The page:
Abstract: Wongapiwatkul, Pimpalak; Laosinchai, Parames; Panijpan, Bhinyo An instruction method that uses Earth geometry and the great circle to enhance students' understanding of trigonometric ideas is described. Three visual aids to help students visualise the geometry of the Earth are presented, together with a method of calculating the shortest distance between two points on the surface of the Earth, that is, the great-circle distance.

Abstract: Sokolowski, Andrzej; Rackley, Robin An argument is presented that applying trigonometric functions to model harmonic motion offers a rich scientific context to exercise mathematical modelling through inductive inquiry in trigonometry classes as well. The paper describes an activity that uses a physics simulation called 'Wave on a String' created by the PhET Interactive Simulations Project at Colorado University at Boulder, and is available on the internet. The activity's cognitive learning objectives fit into the scope of the proposed Australian mathematics curriculum that highlights the development of the skills of mathematical modelling, data collection, and analysis.

Abstract: Padula, Janice The main elements of Kurt Godel's proof of the 'incompleteness' of a formal system such as Bertrand Russell and A.N. Whitehead's 'Principia Mathematica' are discussed together with ways to address potential difficulties for students. The article recommends the study of the logical-skeletal structure before students attempt the proof itself and describes how students may be introduced to the proof with a documentary highlighting its importance. In addition, the paper evaluates two books for the 'general reader', by E. Nagel and J.R. Newman and by Torkel Franzen, and a description of the proof's logical core written in clear English by Solomon Feferman.

Abstract: Griffiths, Martin A workshop for undergraduates and students in Years 11 and 12 on generating 'random' positive integers is described. The workshop explores a range of topics, from statistics to pure mathematics, including aspects of probability, random variables, and Fourier series. The teaching and learning that took place in the workshop is examined in the context of the 'Australian Senior Secondary Mathematics Curriculum'.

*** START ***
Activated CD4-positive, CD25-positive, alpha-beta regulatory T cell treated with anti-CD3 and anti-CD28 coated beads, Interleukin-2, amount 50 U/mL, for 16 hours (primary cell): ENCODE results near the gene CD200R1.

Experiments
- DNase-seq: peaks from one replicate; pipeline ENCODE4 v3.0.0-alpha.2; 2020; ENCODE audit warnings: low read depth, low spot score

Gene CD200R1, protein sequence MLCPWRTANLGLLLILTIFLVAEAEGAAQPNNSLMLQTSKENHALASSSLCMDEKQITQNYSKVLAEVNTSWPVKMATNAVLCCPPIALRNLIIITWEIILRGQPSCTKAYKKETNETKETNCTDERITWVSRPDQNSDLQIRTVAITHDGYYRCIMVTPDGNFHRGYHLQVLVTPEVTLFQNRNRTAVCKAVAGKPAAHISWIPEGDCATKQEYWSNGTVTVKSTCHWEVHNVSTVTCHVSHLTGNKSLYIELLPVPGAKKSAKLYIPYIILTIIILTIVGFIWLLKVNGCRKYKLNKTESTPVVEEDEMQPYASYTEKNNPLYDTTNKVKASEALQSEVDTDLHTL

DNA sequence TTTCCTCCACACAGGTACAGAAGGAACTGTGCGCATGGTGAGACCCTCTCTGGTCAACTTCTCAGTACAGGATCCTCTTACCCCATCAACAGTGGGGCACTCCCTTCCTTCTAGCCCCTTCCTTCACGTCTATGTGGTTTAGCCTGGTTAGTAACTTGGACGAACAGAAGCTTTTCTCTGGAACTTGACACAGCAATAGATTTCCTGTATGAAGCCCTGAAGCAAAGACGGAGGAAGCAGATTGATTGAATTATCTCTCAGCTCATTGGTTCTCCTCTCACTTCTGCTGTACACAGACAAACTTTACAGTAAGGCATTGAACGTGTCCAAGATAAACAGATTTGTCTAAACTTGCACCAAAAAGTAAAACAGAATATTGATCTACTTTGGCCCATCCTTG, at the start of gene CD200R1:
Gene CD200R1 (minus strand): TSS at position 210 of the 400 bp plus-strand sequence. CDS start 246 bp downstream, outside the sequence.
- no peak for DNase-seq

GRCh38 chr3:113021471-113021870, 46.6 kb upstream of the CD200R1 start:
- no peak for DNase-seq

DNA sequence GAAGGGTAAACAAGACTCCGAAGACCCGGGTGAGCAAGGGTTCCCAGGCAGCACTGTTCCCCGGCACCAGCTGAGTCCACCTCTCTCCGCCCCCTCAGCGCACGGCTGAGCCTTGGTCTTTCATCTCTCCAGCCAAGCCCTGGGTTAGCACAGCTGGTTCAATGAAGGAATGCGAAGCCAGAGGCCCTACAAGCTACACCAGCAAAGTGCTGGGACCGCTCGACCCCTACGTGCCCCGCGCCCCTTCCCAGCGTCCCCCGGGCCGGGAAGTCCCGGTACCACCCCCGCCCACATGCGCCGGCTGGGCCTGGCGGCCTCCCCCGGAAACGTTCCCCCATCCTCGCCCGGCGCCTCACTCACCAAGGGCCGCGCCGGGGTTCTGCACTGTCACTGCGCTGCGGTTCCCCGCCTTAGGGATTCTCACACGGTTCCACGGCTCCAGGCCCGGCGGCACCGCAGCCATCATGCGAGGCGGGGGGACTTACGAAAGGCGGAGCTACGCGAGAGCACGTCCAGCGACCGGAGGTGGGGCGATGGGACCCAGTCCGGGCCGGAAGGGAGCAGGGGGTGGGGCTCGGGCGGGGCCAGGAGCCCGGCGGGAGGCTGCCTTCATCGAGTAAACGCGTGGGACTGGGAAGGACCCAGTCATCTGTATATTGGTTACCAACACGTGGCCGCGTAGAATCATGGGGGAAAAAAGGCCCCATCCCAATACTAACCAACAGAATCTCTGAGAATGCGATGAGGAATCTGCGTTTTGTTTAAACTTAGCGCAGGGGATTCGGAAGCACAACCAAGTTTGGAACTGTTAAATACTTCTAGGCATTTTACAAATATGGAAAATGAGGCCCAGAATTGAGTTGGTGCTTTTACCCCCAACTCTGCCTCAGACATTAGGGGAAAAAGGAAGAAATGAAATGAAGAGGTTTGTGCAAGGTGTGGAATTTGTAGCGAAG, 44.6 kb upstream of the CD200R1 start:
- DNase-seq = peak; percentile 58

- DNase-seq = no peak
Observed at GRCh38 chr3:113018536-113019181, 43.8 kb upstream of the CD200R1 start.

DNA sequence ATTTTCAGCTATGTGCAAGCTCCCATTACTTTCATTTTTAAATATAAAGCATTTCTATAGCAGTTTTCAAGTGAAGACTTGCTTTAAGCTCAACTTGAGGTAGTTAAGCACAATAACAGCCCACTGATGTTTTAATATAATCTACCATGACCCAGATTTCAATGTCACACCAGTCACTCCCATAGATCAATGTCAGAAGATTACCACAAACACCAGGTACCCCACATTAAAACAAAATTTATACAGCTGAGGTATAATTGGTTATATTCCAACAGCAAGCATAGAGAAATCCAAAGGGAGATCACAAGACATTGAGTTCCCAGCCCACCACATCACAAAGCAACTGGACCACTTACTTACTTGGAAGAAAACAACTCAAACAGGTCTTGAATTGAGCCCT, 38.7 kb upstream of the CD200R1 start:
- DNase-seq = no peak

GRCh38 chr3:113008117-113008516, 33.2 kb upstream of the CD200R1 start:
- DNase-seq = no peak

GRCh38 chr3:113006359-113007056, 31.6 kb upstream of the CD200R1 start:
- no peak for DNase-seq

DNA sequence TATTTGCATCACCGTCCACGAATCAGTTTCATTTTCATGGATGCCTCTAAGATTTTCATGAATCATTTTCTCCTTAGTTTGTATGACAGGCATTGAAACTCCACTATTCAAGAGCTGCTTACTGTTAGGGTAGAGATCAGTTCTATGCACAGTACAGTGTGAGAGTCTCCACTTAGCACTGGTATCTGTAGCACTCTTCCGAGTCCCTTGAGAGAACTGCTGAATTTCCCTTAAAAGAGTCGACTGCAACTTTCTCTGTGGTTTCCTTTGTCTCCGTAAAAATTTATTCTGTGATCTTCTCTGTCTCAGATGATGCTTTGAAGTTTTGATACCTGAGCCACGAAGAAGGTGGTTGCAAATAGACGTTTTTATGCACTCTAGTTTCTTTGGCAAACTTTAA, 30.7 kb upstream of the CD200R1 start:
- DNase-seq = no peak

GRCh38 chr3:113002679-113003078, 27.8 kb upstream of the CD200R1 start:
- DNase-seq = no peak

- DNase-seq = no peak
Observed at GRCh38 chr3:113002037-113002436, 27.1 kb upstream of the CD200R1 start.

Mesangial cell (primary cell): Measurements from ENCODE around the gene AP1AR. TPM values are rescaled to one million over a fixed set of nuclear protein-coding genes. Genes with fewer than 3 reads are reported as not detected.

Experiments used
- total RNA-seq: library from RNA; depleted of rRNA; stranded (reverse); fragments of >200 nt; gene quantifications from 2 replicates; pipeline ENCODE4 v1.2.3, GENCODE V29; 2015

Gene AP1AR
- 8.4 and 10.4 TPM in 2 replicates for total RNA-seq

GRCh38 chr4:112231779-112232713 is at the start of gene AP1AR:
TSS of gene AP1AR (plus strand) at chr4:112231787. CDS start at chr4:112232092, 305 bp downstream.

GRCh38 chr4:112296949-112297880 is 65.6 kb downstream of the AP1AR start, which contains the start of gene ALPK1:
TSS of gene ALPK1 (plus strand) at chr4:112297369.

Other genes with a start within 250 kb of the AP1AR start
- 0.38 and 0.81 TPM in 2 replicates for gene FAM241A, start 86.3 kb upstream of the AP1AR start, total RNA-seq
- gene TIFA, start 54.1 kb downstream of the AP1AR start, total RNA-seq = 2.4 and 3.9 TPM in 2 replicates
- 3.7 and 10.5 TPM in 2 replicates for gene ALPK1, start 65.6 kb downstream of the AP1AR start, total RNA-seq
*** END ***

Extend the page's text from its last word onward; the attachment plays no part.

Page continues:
Abstract: Ghosh, Jonaki B A laboratory module on Fourier series and Gibbs phenomenon undertaken by Year 12 students using Mathematica is described. Paper and pencil methods were used to help students understand calculations while Mathematica added meaning to the calculations by providing graphical and numerical representations. Students were then able to focus on the behaviour of the graphs and the functions, which enabled them to visualize Gibbs phenomenon.

Abstract: Yevdokimov, Oleksiy Some interesting problems for teachers and students to solve are discussed. A few famous geometric inequalities for finding new proofs are highlighted.

Abstract: Mack, John; Czernezkyj, Vic The creation of a specific 'infinite ascent' from a single Primitive Pythagorean Triple (PPT) base and then a 'finite descent' from the PPT base is discussed. Some of the different challenges posed by Fermat as well as solutions for the same are highlighted.

Abstract: Hwang, Daniel The definition of 'twist', a transformation and its various applications are discussed. Some of the different classroom tasks to help illustrate the twist transformation are highlighted.

Abstract: Gough, John The need for proof to be and should be seen as a central component in school curriculum is discussed. Some of the various examples of proof and their application is highlighted.

Abstract: Galbraith, Peter; Lockwood, Terry The difficulty of a set shot in AFL football and how a set shot at goal varies with position on the field is discussed. A linking of the mathematics and modeling involved, to educational settings in terms of curriculum concerns and possible teaching approaches are highlighted.

Abstract: Kabael, Tangul Uygur The key aspects and features of the framework of 'three worlds of mathematics' that describes three levels of mathematics understanding are discussed. The teacher should design teaching activities that can help students relate prerequisite concepts with various chain rule applications.

Abstract: Farmer, Jim The key aspects and features of the Markov chain model used in an exercise to predict rainfall data for Darwin airport are discussed. The various factors that led to the failure of the model in such an exercise are highlighted.